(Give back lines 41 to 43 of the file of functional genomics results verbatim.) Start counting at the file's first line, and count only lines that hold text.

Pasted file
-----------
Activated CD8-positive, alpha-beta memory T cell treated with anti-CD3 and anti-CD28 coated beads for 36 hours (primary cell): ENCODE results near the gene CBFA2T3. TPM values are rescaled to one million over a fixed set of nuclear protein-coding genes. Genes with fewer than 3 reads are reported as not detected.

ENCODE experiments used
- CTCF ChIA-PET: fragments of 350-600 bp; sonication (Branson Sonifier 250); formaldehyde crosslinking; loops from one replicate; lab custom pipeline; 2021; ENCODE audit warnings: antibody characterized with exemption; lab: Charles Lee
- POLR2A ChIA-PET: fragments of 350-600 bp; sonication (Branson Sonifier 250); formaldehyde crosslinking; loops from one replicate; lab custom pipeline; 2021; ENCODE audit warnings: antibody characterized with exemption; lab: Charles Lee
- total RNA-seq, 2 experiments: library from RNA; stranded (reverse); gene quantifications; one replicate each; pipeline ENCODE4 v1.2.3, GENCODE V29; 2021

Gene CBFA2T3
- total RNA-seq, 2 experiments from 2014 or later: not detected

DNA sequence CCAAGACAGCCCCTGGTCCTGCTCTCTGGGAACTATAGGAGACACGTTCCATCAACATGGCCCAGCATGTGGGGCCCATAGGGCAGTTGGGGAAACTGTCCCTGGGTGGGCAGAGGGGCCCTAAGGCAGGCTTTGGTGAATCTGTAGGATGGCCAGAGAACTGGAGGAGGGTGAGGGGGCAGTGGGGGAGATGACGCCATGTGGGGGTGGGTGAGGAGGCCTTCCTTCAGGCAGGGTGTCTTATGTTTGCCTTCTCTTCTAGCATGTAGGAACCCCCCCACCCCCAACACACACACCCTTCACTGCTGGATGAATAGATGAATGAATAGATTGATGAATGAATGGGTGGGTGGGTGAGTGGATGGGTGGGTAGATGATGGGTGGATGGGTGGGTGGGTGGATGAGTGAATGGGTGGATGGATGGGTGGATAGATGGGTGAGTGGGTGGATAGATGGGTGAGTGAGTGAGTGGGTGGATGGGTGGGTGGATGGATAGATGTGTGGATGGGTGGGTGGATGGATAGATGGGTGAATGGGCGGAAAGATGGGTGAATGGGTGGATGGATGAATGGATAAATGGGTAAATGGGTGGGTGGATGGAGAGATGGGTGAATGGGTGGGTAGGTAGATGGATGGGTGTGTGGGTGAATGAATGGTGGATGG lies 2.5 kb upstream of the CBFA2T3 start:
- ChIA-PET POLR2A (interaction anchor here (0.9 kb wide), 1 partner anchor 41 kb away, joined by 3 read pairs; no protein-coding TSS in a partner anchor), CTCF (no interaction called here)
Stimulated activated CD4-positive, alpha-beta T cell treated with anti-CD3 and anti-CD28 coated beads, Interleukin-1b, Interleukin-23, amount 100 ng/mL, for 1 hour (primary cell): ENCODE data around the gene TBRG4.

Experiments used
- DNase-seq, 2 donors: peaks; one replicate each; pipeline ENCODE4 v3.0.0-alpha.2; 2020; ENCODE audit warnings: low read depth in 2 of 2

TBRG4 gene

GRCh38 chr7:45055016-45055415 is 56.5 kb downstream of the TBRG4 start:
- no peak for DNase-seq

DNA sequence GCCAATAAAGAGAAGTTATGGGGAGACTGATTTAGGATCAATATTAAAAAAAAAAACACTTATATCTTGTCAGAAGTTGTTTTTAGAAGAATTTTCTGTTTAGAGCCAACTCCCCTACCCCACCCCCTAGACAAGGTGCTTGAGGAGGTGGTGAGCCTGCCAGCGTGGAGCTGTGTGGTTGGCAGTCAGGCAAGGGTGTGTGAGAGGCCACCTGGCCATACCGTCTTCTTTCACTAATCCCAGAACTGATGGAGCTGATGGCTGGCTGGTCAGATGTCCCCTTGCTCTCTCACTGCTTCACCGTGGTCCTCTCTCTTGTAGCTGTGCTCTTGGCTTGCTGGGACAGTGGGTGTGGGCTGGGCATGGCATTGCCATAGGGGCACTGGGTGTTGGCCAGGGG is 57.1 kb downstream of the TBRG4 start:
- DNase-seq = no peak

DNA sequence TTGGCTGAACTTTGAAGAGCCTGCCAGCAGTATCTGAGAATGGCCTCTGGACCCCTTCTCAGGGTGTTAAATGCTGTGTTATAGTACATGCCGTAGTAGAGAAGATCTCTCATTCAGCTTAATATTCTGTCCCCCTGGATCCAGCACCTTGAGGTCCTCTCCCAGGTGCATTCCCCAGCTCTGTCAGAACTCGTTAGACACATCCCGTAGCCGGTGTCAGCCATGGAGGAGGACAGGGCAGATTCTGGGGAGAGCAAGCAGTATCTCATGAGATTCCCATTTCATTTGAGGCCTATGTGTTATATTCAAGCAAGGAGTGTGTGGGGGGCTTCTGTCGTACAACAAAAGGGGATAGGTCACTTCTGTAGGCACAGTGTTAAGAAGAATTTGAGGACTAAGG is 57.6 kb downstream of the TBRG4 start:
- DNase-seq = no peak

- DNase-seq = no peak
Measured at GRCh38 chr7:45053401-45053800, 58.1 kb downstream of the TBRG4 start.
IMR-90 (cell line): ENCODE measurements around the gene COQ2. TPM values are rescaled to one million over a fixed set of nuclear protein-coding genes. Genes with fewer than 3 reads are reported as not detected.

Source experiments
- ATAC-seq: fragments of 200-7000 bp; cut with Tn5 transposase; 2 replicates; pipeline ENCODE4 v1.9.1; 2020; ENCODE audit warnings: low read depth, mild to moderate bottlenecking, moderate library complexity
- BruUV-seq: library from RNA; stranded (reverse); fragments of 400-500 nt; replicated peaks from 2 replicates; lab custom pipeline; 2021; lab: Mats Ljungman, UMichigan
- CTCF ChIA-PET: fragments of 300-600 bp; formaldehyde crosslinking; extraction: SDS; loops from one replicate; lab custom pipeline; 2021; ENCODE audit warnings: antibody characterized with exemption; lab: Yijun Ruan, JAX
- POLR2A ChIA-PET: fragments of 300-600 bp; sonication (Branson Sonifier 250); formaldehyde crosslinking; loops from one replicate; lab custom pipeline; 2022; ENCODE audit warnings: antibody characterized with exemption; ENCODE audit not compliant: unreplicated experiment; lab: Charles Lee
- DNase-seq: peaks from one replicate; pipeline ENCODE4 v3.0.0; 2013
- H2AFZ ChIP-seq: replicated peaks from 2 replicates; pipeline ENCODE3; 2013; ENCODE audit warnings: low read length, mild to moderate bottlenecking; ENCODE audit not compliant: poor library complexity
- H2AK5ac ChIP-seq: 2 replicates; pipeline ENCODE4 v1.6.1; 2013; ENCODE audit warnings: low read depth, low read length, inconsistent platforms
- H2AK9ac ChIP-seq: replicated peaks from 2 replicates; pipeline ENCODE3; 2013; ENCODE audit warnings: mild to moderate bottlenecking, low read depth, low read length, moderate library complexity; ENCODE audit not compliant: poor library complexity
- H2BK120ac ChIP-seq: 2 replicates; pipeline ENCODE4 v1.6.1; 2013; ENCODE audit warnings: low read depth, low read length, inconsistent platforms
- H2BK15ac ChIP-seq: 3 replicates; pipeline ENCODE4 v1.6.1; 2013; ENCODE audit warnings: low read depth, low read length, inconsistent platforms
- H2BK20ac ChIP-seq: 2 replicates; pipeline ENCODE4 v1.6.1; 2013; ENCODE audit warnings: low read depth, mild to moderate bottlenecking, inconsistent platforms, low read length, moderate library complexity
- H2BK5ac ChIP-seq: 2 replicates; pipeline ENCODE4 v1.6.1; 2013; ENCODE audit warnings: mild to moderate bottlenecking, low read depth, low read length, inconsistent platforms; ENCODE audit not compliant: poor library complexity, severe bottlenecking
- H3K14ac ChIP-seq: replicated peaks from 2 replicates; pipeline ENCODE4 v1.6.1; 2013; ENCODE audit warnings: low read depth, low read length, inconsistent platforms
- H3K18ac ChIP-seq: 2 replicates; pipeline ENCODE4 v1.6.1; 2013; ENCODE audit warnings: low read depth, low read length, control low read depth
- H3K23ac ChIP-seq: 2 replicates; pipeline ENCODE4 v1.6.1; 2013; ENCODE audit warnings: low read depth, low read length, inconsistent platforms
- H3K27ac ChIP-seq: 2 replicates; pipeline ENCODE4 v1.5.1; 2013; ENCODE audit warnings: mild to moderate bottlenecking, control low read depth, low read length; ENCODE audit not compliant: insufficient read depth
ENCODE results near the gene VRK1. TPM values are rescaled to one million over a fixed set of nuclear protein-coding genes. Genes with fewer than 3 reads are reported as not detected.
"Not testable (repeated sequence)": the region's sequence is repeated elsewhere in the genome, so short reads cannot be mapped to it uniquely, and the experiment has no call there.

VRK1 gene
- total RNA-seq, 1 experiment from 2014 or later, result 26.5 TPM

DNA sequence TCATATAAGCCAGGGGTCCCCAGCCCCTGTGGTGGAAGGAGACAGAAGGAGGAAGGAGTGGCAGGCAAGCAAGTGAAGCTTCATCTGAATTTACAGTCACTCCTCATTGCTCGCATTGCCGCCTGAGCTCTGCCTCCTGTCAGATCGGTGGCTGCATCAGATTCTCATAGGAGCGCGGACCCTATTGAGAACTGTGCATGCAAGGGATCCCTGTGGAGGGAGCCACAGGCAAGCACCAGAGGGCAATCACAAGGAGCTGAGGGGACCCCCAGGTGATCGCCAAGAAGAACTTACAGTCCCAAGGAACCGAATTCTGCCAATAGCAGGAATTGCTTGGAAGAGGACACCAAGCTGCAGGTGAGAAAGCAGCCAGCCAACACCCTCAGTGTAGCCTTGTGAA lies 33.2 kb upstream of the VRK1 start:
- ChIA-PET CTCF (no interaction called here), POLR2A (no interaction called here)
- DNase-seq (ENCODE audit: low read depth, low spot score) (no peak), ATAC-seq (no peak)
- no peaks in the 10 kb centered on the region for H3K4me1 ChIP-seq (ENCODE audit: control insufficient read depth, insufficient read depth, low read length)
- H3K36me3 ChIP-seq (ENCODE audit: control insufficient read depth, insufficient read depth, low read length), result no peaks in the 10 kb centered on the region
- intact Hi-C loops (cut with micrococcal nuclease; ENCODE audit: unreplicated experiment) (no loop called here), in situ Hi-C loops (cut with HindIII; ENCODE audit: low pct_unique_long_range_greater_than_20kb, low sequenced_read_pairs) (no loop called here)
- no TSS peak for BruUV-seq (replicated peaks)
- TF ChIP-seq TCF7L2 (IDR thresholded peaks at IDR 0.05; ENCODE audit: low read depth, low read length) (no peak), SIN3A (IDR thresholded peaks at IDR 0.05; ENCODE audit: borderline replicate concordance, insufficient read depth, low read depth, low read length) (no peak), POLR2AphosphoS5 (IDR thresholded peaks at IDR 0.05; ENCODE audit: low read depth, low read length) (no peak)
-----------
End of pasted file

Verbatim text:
"Not testable (repeated sequence)": the region's sequence is repeated elsewhere in the genome, so short reads cannot be mapped to it uniquely, and the experiment has no call there.

VRK1 gene
- total RNA-seq, 1 experiment from 2014 or later, result 26.5 TPM